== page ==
Senate Republican Leader Mitch McConnell filed an amendment Thursday seeking to stem the flow of young migrants from Central America into Kentucky and other states.
The Senate is currently debating a bill that would allocate $2.7 billion toward what President Obama and congressional leaders have called a humanitarian crisis.
Under McConnell’s proposal, the administration would be required to consult with governors before transporting any of the over 57,000 unaccompanied minors who are fleeing violence in their native countries.
“My amendment makes clear that these minors should be treated humanely and returned to their home country immediately, not shipped across the nation and housed at taxpayer expense,” McConnell said on the Senate floor Thursday. “I hope that we will have an open amendment process on the Senate floor so that my amendment can be considered.”
The amendment prohibits the transportation of those children across state lines unless the secretary of the federal Health and Human Services Department certifies the children do not pose a public health risk or economic burden on the affected communities.
McConnell’s amendment to the Senate border legislation would also forbid the children’s transportation unless the secretaries of HHS and Homeland Security certify it will not delay their immediate repatriation.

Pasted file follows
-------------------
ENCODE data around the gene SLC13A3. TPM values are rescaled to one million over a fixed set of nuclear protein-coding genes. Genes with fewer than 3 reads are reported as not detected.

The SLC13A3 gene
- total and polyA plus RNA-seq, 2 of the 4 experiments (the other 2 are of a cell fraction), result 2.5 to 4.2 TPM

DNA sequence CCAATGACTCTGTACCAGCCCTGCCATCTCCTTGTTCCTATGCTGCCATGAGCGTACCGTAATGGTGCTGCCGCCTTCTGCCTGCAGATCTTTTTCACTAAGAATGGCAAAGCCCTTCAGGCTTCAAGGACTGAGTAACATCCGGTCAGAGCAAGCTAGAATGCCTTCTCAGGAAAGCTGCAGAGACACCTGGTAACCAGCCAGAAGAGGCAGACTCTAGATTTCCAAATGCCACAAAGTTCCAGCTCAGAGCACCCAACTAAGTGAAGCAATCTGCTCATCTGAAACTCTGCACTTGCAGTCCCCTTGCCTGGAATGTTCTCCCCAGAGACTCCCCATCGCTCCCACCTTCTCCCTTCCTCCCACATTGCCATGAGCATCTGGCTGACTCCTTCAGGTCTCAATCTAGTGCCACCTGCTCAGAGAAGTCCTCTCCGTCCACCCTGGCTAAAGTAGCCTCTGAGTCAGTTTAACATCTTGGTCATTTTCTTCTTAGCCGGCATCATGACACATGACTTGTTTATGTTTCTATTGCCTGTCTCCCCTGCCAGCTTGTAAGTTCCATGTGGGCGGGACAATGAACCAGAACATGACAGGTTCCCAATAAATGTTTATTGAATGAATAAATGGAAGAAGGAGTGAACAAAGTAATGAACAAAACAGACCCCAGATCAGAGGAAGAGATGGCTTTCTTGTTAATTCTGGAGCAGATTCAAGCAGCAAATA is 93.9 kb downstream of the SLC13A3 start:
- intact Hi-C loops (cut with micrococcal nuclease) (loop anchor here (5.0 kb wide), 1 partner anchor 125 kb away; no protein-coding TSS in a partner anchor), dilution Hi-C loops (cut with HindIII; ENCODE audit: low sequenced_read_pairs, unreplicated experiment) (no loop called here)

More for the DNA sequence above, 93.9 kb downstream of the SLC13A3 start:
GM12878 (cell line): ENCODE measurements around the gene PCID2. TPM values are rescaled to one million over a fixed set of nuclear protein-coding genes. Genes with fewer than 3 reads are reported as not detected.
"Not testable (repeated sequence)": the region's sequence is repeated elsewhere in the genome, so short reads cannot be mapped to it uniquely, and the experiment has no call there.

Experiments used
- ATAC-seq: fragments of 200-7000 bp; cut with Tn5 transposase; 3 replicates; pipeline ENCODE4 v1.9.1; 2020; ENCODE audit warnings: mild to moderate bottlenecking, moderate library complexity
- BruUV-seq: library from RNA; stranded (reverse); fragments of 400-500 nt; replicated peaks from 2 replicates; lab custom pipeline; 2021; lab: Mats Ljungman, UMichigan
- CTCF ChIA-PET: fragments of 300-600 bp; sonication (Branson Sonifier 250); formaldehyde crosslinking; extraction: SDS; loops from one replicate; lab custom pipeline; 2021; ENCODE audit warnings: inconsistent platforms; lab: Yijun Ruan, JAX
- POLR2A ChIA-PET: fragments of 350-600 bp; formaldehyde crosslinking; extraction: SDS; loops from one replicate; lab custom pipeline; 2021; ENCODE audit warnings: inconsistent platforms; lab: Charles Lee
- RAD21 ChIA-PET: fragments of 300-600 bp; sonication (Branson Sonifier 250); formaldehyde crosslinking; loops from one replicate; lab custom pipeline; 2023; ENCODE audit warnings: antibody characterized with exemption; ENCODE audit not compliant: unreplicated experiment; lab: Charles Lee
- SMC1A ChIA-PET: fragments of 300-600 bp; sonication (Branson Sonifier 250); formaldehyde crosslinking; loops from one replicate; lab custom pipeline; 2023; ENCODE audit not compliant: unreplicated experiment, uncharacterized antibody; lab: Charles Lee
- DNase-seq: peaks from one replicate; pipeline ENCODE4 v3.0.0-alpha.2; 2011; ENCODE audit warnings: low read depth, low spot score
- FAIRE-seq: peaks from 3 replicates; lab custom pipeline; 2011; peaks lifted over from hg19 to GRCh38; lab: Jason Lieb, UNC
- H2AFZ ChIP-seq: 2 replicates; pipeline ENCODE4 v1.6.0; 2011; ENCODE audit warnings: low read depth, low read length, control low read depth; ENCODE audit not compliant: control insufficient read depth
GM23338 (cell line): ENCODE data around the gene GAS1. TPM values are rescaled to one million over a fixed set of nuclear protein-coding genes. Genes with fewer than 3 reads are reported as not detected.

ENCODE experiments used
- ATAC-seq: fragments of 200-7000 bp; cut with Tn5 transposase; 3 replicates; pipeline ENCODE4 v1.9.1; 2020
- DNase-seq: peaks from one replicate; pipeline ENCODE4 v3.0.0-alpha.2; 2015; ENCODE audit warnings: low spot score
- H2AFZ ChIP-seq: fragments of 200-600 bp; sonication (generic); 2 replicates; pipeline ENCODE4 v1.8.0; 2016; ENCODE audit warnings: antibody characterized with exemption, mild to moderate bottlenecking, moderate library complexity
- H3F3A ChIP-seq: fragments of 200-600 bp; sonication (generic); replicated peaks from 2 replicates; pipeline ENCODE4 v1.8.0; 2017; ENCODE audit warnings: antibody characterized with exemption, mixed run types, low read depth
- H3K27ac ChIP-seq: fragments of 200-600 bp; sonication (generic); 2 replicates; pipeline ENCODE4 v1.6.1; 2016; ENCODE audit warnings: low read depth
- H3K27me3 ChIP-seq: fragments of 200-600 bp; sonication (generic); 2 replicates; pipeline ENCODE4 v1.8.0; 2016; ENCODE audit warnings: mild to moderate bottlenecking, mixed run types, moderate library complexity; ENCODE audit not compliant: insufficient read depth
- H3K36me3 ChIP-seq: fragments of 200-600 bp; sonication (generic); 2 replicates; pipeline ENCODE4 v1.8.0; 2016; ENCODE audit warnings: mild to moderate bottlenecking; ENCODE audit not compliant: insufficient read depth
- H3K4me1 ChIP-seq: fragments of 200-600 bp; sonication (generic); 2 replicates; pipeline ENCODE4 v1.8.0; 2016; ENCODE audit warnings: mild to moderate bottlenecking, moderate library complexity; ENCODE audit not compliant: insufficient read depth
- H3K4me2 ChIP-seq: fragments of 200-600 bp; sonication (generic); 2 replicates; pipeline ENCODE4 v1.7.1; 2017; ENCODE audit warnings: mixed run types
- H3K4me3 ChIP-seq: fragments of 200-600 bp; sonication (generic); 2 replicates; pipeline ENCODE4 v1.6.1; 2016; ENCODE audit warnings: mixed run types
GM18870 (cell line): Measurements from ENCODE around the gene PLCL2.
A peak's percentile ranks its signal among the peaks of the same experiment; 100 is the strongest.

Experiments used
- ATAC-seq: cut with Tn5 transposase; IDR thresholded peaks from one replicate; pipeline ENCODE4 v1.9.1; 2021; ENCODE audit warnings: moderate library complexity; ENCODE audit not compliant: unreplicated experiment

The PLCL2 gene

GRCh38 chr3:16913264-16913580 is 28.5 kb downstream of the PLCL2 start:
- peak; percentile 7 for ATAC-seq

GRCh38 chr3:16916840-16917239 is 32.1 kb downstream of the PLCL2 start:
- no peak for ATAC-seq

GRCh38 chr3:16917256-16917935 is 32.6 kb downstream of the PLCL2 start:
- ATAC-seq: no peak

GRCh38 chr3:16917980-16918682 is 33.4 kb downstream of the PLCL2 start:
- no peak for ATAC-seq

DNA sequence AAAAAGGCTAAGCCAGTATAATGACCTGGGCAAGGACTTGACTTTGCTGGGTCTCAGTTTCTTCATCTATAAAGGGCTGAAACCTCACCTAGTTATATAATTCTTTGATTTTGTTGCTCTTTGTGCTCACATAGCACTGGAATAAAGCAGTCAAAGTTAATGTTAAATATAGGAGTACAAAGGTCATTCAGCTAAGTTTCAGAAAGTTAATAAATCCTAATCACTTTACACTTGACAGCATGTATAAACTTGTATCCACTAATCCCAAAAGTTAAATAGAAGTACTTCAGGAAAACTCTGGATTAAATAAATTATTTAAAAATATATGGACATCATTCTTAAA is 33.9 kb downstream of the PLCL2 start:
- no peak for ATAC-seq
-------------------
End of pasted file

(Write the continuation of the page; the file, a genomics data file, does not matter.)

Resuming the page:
What to do with the unaccompanied minors was an issue in Kentucky last week when Sen. Rand Paul said some of the children were being sent to Fort Knox. An official with HHS told WFPL the department had no plans to use Fort Knox as a temporary shelter.
Funding in the Senate bill falls short of the $3.7 billion President Obama had originally requested. However, it exceeds the $659 million price tag House Republicans have proposed in their plan.
The Obama administration has criticized the GOP alternative for its lower cost and for taking aim at a 2008 law to combat human trafficking by making it easier to deport migrant children faster.
Democratic Congressman John Yarmuth of Louisville said he plans to vote against the House version of the bill for that reason, among others.
“It does thing like send National Guard troops to the border,” said Yarmuth, who is a supporter of comprehensive immigration reform. “In this particular situation there’s no need for additional border security.
“These young people are actually turning themselves in to the authorities there, they don’t need to be repelled. These are superficial ideas that do nothing to address the fundamental problem.”
Yarmuth said McConnell’s proposal also does not deal with the essence of the current border crisis.
“I understand the mentality of not in my backyard, but the amendment that Senator McConnell has put forward is just a reflection of a misunderstanding of the young people who are coming to the U.S., and I think also of our national responsibility to accommodate them in some way before we judge if they’re entitled to refugee status,” Yarmuth said.